Are We Making Students Happy?

by Don Berg
(Portland, OR, USA)

Does making students happy help them learn? In this TED Talk author Dan Gilbert talks about how what makes us uniquely human is our ability to simulate the future consequences of our actions. What he has found is that we are very bad at making accurate predictions about will make us happy. Thus, it is important in education to acknowledge that we are not good at knowing what will make us happy. The criticism of progressive education that it is about letting kids pursue their own ideas about what will make them happy to the exclusion of important things that adults know are important.


In light of Gilbert and Seligman's presentations the question seems to me to be to what degree do we enforce our agenda as adults to the exclusion of our student's agenda?

I believe the key insights to this balance are based on the idea of the three different kinds of happy lives that Seligman points out in combination with Gilbert's insight into our inability to accurately anticipate what will make us happy.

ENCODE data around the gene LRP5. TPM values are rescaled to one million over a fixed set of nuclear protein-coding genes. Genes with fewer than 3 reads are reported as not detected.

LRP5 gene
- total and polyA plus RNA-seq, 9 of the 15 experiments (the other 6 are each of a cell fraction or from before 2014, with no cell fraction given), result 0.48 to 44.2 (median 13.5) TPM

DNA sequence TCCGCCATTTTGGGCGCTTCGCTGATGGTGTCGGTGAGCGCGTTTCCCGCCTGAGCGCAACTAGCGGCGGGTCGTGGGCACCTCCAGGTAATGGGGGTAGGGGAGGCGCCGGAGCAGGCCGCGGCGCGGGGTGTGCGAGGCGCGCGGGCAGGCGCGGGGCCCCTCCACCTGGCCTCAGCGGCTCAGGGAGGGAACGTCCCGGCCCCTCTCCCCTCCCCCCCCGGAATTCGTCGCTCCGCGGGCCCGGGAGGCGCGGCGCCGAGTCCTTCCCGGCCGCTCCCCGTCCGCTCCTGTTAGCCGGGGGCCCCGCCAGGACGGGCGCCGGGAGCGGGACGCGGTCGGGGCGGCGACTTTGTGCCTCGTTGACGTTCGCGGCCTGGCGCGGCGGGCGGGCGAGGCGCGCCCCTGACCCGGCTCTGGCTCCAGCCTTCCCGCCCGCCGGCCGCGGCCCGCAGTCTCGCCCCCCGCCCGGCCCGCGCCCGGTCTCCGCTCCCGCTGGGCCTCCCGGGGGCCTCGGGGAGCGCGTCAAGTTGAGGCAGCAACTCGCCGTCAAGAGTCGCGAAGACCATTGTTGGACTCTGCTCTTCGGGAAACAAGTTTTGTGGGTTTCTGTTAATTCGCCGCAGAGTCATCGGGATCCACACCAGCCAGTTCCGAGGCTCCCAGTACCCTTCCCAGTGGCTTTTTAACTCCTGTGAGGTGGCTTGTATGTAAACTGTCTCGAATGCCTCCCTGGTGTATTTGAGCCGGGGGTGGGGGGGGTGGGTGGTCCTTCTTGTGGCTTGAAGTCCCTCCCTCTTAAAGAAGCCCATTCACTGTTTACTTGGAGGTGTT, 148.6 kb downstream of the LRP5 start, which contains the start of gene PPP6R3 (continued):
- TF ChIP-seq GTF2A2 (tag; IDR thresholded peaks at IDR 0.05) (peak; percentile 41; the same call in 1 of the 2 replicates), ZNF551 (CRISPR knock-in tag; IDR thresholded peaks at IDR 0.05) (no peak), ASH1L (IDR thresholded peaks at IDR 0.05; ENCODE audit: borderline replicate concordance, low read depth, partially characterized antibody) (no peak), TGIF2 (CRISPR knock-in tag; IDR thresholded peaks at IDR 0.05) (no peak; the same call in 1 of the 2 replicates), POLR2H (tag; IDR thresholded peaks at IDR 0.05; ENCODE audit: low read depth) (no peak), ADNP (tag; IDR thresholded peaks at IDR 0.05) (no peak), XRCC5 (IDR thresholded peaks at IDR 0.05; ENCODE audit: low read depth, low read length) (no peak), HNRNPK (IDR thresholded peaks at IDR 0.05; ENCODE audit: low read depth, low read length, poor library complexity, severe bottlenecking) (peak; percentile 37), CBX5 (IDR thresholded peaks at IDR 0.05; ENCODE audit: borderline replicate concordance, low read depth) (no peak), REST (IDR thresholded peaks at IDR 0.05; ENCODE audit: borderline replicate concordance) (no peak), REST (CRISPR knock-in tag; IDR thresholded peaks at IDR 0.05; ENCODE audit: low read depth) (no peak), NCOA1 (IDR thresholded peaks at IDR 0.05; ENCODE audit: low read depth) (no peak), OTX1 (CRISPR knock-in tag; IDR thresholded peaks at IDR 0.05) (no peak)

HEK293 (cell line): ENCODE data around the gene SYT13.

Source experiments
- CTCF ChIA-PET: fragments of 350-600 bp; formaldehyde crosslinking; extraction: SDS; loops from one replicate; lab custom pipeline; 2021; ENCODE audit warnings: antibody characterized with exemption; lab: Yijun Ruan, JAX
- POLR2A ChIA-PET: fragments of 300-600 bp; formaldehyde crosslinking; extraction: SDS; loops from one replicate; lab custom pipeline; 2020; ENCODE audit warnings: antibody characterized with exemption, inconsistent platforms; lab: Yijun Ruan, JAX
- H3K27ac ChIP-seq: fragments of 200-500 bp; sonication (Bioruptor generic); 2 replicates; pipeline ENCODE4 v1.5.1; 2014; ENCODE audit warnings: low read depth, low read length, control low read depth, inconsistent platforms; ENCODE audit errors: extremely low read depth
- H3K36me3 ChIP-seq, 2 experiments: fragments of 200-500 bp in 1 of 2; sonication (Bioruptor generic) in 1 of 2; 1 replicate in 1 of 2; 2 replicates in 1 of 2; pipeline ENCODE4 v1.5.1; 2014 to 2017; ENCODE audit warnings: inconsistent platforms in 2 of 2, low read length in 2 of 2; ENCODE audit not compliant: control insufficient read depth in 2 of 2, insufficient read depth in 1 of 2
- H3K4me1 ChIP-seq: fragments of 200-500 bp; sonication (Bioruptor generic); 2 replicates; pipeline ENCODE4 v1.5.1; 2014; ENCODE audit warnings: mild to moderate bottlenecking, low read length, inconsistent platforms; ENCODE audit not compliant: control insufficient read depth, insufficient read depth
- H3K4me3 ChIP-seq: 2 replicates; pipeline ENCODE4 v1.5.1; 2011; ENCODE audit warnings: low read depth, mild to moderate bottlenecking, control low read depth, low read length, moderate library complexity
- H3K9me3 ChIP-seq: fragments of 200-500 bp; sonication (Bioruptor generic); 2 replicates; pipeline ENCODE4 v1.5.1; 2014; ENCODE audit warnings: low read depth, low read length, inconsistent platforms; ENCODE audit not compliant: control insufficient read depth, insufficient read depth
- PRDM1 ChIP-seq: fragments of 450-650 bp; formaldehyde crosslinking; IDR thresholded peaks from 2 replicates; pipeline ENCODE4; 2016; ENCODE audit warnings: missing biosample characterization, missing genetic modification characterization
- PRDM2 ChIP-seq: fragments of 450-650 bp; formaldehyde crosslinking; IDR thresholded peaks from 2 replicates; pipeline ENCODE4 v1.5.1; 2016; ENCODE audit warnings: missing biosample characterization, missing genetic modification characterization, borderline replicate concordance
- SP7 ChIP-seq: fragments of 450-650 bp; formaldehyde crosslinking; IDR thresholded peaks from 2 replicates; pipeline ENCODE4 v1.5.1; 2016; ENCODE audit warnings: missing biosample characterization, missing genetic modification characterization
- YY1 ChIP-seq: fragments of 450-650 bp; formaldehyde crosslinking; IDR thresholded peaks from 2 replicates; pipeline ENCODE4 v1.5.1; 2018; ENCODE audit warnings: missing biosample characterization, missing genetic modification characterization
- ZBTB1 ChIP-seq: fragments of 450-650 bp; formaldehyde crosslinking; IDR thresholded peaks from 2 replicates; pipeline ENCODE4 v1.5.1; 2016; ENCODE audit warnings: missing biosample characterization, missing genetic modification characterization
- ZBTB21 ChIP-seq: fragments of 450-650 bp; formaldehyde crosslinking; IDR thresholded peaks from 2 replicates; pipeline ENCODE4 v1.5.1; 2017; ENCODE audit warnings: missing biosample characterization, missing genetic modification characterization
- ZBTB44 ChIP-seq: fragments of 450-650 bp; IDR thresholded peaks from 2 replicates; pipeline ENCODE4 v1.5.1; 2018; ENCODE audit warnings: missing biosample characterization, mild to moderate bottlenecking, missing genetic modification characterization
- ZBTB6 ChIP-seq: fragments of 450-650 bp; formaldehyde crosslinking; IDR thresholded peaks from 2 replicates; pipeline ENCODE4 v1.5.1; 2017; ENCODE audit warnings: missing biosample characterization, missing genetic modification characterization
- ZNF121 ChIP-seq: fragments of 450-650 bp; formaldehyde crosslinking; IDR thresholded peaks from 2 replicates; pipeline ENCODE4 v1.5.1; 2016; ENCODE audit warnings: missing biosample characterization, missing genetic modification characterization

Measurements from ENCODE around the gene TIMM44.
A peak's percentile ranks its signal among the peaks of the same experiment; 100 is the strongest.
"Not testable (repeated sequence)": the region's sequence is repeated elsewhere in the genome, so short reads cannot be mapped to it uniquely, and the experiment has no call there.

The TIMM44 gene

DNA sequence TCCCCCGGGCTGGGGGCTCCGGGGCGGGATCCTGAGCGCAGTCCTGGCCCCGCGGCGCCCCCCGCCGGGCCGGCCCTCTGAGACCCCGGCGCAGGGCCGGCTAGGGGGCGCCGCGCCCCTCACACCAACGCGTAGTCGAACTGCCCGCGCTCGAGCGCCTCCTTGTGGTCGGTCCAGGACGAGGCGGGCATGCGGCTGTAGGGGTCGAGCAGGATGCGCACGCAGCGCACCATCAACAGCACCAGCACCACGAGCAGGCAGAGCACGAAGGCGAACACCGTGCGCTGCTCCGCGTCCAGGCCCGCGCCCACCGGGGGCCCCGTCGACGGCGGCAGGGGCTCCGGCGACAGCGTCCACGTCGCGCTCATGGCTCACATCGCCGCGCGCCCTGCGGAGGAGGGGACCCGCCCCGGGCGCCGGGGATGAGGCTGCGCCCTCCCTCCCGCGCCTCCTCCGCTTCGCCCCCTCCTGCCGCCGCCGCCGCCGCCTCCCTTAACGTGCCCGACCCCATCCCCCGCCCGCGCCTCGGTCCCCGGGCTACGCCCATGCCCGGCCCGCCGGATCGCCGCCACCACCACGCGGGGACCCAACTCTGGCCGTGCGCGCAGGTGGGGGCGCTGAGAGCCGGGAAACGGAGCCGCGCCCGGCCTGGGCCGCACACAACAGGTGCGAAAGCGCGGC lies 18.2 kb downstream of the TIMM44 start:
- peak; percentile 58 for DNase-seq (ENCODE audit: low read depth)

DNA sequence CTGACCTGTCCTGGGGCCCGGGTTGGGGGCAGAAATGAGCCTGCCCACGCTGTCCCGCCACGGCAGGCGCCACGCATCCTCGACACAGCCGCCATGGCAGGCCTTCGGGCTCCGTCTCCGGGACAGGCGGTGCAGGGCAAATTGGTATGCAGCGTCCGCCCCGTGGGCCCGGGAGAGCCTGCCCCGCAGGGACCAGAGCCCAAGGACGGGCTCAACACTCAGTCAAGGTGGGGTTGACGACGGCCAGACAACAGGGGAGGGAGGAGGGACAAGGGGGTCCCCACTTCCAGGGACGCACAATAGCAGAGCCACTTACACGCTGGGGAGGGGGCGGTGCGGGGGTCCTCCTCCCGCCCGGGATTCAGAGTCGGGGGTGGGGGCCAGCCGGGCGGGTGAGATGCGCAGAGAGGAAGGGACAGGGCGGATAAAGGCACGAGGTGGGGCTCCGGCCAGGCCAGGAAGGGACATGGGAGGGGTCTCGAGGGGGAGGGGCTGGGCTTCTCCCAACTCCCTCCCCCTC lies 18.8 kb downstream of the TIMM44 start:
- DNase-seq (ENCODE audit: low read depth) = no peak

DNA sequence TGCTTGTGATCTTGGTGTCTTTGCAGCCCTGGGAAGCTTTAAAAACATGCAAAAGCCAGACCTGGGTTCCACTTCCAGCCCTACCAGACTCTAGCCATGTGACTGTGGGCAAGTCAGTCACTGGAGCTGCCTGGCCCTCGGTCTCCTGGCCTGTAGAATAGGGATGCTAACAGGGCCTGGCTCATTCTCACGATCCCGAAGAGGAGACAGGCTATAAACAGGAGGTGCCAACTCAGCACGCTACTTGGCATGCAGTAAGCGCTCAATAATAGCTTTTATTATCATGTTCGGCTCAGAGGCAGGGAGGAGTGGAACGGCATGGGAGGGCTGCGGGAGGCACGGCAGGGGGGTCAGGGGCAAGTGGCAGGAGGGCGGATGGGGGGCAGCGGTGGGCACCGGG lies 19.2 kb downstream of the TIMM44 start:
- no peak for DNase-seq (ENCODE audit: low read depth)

The critics of progressive education would be correct in their view if the form of happiness being pursued in schools is the shallowest happiness of the pleasurable life (also known as hedonic happiness.) When schools are organized to pursue the good life and the meaningful life, then the critics are wrong.

What Gilbert's insight emphasizes is the fact that we need to be very careful about how we organize the school situation in which our student's are forming their lifelong habits for pursuing happiness. I wrote Education Policy for Malia and Sasha Obama to explore the foundations of an attitude first movement.

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